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The Insidious Dr. Fu Manchu Sax Rohmer

Chapter XI

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"Sir Lionel!" cried Smith eagerly. "I warned you! And see, you have had a very narrow escape."

Sir Lionel Barton glanced at what lay upon the floor, then from Smith to myself, and from me to Inspector Weymouth. He dropped into one of the few chairs unstacked with books.

"Mr. Smith," he said, with emotion, "what does this mean? Tell me--quickly."

In brief terms Smith detailed the happenings of the night-- or so much as he knew of them. Sir Lionel Barton listened, sitting quite still the while--an unusual repose in a man of such evidently tremendous nervous activity.

"He came for the jewels," he said slowly, when Smith was finished; and his eyes turned to the body of the dead Italian. "I was wrong to submit him to the temptation. God knows what Kwee was doing in hiding. Perhaps he had come to murder me, as you surmise, Mr. Smith, though I find it hard to believe. But--I don't think this is the handiwork of your Chinese doctor." He fixed his gaze upon the sarcophagus.

Smith stared at him in surprise. "What do you mean, Sir Lionel?"

The famous traveler continued to look towards the sarcophagus with something in his blue eyes that might have been dread.

"I received a wire from Professor Rembold to-night," he continued. "You were correct in supposing that no one but Strozza knew of my absence. I dressed hurriedly and met the professor at the Traveler's. He knew that I was to read a paper next week upon"-- again he looked toward the mummy case--"the tomb of Mekara; and he knew that the sarcophagus had been brought, untouched, to England. He begged me not to open it."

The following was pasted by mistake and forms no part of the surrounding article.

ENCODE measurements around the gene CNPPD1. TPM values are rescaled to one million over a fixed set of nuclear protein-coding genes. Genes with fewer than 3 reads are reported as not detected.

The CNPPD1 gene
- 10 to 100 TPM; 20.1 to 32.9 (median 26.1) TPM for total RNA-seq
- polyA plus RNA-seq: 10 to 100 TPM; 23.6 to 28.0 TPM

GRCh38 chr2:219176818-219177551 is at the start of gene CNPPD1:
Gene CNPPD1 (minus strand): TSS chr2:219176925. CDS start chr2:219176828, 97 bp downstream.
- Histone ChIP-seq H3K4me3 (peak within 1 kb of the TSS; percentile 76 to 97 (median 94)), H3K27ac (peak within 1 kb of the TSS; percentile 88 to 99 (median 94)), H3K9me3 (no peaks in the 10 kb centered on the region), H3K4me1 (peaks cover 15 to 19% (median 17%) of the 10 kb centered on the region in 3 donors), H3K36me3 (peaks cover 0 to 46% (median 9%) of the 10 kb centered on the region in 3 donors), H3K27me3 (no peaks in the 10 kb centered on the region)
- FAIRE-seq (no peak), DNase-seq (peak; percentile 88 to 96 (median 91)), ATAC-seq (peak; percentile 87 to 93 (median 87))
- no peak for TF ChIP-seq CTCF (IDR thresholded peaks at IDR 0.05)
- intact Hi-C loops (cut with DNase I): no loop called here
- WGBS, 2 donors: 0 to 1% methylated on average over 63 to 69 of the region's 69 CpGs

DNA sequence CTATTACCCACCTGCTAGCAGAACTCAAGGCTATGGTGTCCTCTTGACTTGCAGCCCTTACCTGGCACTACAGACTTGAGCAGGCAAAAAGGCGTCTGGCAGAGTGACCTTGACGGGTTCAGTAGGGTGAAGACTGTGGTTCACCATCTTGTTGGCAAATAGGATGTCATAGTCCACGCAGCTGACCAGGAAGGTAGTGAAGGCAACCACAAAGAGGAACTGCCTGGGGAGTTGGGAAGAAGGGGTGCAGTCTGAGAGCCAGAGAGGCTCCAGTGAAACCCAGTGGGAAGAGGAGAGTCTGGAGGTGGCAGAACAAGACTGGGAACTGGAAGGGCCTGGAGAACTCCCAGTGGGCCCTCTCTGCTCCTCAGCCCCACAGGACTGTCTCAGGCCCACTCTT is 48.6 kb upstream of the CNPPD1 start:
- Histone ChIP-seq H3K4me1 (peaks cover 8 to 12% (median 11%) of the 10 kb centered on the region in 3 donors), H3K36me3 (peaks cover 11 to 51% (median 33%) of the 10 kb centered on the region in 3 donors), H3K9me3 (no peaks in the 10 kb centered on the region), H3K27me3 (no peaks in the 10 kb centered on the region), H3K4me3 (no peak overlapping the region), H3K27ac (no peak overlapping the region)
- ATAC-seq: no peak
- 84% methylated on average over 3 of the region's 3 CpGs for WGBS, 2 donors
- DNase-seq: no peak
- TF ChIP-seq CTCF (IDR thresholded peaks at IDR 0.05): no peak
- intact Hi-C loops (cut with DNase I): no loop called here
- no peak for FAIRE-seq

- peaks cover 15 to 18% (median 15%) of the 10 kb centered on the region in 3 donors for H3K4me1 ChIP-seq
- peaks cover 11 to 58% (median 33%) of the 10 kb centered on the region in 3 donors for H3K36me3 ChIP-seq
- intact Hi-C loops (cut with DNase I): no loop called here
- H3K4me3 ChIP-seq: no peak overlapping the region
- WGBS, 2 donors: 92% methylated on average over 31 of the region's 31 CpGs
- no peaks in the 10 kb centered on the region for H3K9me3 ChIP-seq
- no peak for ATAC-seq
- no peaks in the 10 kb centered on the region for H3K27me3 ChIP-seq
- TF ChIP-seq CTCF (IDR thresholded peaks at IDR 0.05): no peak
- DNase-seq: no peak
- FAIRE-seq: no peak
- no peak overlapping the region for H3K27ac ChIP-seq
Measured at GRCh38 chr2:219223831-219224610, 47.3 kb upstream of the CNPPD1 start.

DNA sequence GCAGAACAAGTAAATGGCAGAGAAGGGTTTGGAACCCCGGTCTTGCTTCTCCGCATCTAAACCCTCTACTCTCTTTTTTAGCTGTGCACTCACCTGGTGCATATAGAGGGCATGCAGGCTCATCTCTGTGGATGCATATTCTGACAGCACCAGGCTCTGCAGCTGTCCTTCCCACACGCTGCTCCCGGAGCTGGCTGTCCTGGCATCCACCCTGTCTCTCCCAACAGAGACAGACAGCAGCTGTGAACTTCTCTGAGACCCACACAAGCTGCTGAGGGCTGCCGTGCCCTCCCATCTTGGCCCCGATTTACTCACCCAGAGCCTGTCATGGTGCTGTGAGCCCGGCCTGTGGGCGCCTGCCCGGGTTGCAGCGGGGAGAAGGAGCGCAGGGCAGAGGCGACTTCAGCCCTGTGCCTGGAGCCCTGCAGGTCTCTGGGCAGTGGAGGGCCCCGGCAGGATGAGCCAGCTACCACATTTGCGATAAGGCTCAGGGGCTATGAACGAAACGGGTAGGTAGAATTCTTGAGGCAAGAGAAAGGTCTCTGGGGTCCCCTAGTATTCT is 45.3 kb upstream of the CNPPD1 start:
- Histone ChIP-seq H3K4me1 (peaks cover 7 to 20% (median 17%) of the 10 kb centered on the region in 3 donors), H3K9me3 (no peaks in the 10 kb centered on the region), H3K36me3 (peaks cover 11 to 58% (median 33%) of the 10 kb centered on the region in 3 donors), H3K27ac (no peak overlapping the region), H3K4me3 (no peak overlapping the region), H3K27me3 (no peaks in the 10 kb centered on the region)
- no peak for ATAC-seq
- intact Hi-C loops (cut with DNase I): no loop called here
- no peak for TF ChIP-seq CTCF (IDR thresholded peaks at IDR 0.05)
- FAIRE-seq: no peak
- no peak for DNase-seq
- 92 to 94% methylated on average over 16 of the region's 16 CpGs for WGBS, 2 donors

Nayland Smith was studying the speaker's face.

"What reason did he give for so extraordinary a request?" he asked.

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Sir Lionel Barton hesitated.

"One," he replied at last, "which amused me--at the time. I must inform you that Mekara--whose tomb my agent had discovered during my absence in Tibet, and to enter which I broke my return journey to Alexandria-- was a high priest and first prophet of Amen--under the Pharaoh of the Exodus; in short, one of the magicians who contested in magic arts with Moses. I thought the discovery unique, until Professor Rembold furnished me with some curious particulars respecting the death of M. Page le Roi, the French Egyptologist--particulars new to me."

We listened in growing surprise, scarcely knowing to what this tended.

"M. le Roi," continued Barton, "discovered, but kept secret, the tomb of Amenti--another of this particular brotherhood. It appears that he opened the mummy case on the spot-- these priests were of royal line, and are buried in the valley of Biban-le-Moluk. His Fellah and Arab servants deserted him for some reason--on seeing the mummy case--and he was found dead, apparently strangled, beside it. The matter was hushed up by the Egyptian Government. Rembold could not explain why. But he begged of me not to open the sarcophagus of Mekara."

A silence fell.

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The Insidious Dr. Fu Manchu
Sax Rohmer

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